1052. Textbook Editor Posted: October 13, 2017 at 04:11 PM (#5553388)
1035--ss, I have not seen any of that at our particular club (and certainly not my team), but we've lost a number of kids over the years to "elite" training programs, and one such kid I'm pretty sure now goes to some sort of actual Academy somewhere (instead of school), but details on that are sort of whisper-down-the-lane stuff and who knows if it's true.

There's some good players at our club, for sure, but we don't have any little Messis running around.
   1053. Textbook Editor Posted: October 13, 2017 at 04:49 PM (#5553425)
Remember the 3 Ls. No Lines*, No Laps, No Lectures


The "lines" part is somewhat harder at older ages. For Little Miss TE's U6 team we definitely try to do this, however.

And the laps thing... well, sometimes before/after my practice is the only sustained running some of my kids do all week. Just to get fitness up we need to do that--but I don't do that with the U6 team for sure.

To be honest my biggest issue with the older kids is they lack basic geometric awareness. Unless a drill is super, super straightforward, they get all sorts of discombobulated with where they're supposed to go, etc. It's a bit maddening at times.
   1054. Mefisto Posted: October 13, 2017 at 06:14 PM (#5553534)
I'd substitute sprint drills (say, suicides) for running laps. Interval training is more effective in general, and it duplicates a soccer game more than a lap does.
   1055. ckash Posted: October 13, 2017 at 07:07 PM (#5553584)
My daughter's coach has them do sprints up a fairly steep hill next to their practice field. I admit I get a bit of an evil glee watching them do it.
   1056. Jose is an Absurd Doubles Machine Posted: October 13, 2017 at 07:36 PM (#5553600)
My high school coach had us do laps of course but his primary source of apparent joy was his "1 through 5s" or god forbid "1 through 10s." These are like suicides except not as fun. You start with "1", you sprint across the penalty box. Then you do "2", sprint across the penalty box and back again. Now onto "3", across, back and back again. Got it? 1 through 5 sucked, 1 through 10 I swear had you thinking death was a better option.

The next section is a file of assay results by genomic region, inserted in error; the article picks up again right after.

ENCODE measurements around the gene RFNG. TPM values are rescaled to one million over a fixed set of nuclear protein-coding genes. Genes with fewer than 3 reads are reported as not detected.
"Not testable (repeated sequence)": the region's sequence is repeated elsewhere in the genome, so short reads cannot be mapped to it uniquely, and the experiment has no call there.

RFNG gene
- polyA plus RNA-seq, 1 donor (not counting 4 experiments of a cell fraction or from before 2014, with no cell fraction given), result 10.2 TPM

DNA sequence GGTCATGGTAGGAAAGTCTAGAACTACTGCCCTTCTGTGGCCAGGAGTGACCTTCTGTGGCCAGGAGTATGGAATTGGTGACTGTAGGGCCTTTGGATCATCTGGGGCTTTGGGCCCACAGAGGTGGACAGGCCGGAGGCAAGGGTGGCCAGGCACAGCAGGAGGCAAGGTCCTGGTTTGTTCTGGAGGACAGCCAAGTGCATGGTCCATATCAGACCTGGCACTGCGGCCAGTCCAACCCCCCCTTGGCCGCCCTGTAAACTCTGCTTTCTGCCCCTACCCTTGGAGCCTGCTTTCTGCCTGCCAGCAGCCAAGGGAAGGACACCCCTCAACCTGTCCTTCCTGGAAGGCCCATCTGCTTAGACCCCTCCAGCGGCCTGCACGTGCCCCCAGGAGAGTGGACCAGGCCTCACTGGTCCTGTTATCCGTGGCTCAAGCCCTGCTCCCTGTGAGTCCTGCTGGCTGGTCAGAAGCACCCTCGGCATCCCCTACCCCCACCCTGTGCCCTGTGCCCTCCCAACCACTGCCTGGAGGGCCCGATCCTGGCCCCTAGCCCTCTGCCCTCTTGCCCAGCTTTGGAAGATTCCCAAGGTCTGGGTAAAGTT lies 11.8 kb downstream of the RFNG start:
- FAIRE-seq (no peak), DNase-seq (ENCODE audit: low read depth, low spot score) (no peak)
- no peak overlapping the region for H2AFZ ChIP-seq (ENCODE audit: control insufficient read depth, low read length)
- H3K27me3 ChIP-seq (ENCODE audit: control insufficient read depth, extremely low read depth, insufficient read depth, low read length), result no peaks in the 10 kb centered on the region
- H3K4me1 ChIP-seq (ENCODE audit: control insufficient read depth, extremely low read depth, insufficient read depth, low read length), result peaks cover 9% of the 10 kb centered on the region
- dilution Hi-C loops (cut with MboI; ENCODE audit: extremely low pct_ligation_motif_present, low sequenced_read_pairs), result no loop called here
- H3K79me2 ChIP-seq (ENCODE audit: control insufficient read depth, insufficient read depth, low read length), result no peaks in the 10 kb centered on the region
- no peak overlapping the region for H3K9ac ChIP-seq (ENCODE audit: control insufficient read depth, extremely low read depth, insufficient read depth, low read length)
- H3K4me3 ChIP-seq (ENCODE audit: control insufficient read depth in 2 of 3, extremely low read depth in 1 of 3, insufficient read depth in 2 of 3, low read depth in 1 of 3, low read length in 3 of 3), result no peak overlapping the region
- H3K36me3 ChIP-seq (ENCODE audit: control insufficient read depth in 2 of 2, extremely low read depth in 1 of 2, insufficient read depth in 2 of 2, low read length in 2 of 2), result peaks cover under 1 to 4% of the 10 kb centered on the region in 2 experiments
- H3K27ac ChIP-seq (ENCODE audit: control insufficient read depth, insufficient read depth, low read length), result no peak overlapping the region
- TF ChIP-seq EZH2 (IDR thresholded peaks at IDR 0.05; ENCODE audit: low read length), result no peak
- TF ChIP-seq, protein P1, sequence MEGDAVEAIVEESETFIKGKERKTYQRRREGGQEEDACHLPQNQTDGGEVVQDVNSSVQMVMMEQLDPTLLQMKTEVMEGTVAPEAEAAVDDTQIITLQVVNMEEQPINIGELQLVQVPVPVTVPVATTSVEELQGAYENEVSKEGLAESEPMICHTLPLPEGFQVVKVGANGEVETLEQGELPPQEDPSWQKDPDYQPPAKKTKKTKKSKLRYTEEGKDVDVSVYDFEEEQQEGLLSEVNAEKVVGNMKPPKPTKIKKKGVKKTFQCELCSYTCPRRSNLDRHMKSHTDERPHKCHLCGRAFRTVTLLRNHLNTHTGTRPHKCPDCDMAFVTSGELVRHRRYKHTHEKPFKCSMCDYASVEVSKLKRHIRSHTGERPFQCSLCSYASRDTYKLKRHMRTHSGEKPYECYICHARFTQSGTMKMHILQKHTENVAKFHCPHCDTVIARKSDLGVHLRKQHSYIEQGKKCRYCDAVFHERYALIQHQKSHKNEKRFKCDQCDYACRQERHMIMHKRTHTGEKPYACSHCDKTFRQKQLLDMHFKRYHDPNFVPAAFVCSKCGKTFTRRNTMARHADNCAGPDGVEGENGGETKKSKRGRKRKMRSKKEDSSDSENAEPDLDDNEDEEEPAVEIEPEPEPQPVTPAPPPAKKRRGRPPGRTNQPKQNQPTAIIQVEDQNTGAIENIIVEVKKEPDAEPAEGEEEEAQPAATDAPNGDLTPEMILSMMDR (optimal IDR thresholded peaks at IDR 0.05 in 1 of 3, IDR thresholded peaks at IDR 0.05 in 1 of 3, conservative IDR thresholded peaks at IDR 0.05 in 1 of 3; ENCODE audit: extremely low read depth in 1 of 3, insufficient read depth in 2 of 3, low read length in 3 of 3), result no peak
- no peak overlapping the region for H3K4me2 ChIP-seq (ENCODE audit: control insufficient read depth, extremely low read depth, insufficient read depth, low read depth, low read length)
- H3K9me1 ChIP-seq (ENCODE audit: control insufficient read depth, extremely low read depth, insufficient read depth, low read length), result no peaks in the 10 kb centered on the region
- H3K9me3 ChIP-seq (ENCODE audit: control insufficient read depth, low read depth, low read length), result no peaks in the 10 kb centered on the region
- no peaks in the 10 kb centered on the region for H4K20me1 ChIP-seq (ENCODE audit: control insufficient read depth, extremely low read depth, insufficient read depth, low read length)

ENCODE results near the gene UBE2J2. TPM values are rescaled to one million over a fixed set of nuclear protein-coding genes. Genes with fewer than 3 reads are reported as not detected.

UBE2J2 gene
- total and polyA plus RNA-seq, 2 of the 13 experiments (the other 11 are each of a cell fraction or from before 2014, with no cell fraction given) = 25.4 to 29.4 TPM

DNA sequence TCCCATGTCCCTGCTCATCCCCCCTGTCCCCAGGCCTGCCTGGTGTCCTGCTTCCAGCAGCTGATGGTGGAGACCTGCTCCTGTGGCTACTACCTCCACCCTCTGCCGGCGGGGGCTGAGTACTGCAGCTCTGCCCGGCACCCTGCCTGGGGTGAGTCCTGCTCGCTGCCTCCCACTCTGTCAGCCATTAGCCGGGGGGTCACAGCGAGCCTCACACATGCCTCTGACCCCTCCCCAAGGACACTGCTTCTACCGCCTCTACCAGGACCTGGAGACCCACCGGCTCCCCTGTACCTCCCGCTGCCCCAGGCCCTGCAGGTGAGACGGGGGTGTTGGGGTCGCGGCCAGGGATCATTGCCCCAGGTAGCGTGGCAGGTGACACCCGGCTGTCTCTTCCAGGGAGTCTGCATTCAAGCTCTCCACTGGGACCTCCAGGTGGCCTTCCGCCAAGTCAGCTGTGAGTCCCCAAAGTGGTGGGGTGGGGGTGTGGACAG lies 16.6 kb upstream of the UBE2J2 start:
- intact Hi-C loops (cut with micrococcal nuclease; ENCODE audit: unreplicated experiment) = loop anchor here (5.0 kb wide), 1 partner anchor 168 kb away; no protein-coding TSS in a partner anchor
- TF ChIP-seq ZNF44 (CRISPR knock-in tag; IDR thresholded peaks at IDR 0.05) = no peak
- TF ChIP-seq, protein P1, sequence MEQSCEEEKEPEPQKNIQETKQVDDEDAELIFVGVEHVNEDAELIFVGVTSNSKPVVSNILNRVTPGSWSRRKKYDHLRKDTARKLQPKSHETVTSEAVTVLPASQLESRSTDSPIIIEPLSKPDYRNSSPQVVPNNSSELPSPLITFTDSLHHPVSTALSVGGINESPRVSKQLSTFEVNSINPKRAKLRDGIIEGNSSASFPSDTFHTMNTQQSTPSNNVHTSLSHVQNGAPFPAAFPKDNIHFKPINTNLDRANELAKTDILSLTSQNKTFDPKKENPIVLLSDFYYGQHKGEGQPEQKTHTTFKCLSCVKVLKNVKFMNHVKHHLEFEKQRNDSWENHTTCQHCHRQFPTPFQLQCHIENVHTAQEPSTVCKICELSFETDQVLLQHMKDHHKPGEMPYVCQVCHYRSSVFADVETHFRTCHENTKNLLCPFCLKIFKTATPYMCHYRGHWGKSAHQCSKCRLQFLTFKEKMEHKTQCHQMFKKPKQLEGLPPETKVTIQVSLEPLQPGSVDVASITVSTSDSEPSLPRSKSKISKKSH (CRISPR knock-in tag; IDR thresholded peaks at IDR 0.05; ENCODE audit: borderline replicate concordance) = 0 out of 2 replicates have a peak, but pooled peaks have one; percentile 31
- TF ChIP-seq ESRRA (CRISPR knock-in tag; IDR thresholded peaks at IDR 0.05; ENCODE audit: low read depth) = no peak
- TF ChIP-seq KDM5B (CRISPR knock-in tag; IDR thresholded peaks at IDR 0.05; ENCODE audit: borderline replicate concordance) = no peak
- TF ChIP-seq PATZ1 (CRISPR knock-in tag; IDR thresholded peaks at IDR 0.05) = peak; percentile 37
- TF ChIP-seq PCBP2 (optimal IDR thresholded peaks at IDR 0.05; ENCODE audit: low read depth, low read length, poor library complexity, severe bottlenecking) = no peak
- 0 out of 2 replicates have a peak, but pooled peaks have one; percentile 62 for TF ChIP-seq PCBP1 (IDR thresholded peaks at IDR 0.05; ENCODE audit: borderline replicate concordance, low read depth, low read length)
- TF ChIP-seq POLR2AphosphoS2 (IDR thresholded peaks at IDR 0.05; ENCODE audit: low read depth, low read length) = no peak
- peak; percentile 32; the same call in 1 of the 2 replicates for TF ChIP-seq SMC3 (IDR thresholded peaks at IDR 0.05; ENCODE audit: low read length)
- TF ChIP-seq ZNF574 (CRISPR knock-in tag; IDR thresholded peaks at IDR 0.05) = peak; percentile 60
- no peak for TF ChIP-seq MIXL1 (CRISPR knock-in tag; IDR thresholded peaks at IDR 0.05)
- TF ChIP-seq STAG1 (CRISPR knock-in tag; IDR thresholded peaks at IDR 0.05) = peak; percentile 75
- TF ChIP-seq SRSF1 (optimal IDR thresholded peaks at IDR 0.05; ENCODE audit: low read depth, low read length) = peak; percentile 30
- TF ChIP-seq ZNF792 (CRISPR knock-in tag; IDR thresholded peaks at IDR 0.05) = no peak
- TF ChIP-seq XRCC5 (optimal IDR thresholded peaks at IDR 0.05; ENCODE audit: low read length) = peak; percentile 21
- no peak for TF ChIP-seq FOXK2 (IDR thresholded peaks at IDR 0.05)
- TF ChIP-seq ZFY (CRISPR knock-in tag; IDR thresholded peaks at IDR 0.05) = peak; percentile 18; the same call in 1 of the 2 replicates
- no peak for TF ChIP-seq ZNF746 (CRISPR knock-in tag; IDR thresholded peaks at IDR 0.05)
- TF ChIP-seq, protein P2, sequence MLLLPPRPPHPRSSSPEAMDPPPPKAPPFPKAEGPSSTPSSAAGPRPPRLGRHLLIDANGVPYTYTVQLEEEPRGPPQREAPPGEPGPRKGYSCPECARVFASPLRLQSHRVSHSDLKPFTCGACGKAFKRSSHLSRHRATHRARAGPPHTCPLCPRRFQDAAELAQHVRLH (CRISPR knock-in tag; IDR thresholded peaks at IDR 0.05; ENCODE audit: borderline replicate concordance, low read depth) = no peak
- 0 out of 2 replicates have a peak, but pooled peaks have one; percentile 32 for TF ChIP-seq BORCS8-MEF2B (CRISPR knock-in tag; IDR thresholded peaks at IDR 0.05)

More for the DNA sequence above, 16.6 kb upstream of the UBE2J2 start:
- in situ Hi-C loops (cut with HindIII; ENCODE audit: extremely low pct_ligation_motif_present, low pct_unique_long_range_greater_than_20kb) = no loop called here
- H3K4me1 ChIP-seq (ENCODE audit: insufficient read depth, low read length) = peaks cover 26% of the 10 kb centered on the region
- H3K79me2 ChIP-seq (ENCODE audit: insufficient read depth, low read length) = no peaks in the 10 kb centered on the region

The drill we did when we were younger in town was we would get into our regular position on the field then the whistle would blow and we'd run to the other end and back. So the forwards would run from midfield to the end line, midfielders would run from their starting position to about the edge of the box and the full backs and defenders would run to midfield and back. It was kind of a good drill because you were learning your positioning a bit.
   1057. Mefisto Posted: October 13, 2017 at 08:08 PM (#5553616)
My daughter's coach made his players pass the beep test every year (he scaled it for their age). This was ... not popular.
   1058. Nose army. Beef diaper? (CoB) Posted: October 14, 2017 at 08:49 AM (#5553790)
Dammit, Liverpool, bulge the auld onion bag, fer ####'s sake.
   1059. OPS+ Posted: October 14, 2017 at 10:20 AM (#5553802)
Crystal Palace get their first goal of the season and it happens against Chelsea. That's a bit of a surprise.
   1060. Nose army. Beef diaper? (CoB) Posted: October 14, 2017 at 10:34 AM (#5553803)
Of course, it being Palace, they gave up the equalizer 7 minutes later ...
   1061. I am going to be Frank Posted: October 14, 2017 at 10:46 AM (#5553804)
David de gea -
Wizard
   1062. Nose army. Beef diaper? (CoB) Posted: October 14, 2017 at 10:50 AM (#5553806)
TWO for Palace!

And they go into the half with the lead!

Meanwhile, Spurs are listlessly wandering about the pitch ... at Wembley ... again.
   1063. Nose army. Beef diaper? (CoB) Posted: October 14, 2017 at 11:04 AM (#5553812)
SPURS ARE A CHRISTIAN TEAM!
   1064. Jose is an Absurd Doubles Machine Posted: October 14, 2017 at 11:59 AM (#5553818)
That was an amazing effort from Palace. I only saw the second half but other than that fairly bizarre moment by Sakho at the end I thought they closed that out magnificently. I feel like Woy deserves a bunch of credit there because that looked like a well schooled team.
   1065. Mefisto Posted: October 14, 2017 at 08:31 PM (#5553999)
I have to say that the NWSL semis and finals were a piss poor advertisement for the league.
   1066. Fourth True Outcome Posted: October 14, 2017 at 11:44 PM (#5554278)
The final in particular was one of the worst-refereed, ugliest games I've seen in a while, though I'm pleased with the end result.
   1067. Baldrick Posted: October 15, 2017 at 01:17 AM (#5554289)
The general sentiment of the press box was disgust, disbelief, frustration, anger, resignation.

What an awfully refereed game. The second half was MUCH better, and still was pretty bad.

Talking to Christine Sinclair in the mix zone with her holding a bottle of champagne and smiling profusely is definitely one of my all-time favorite soccer moments, though.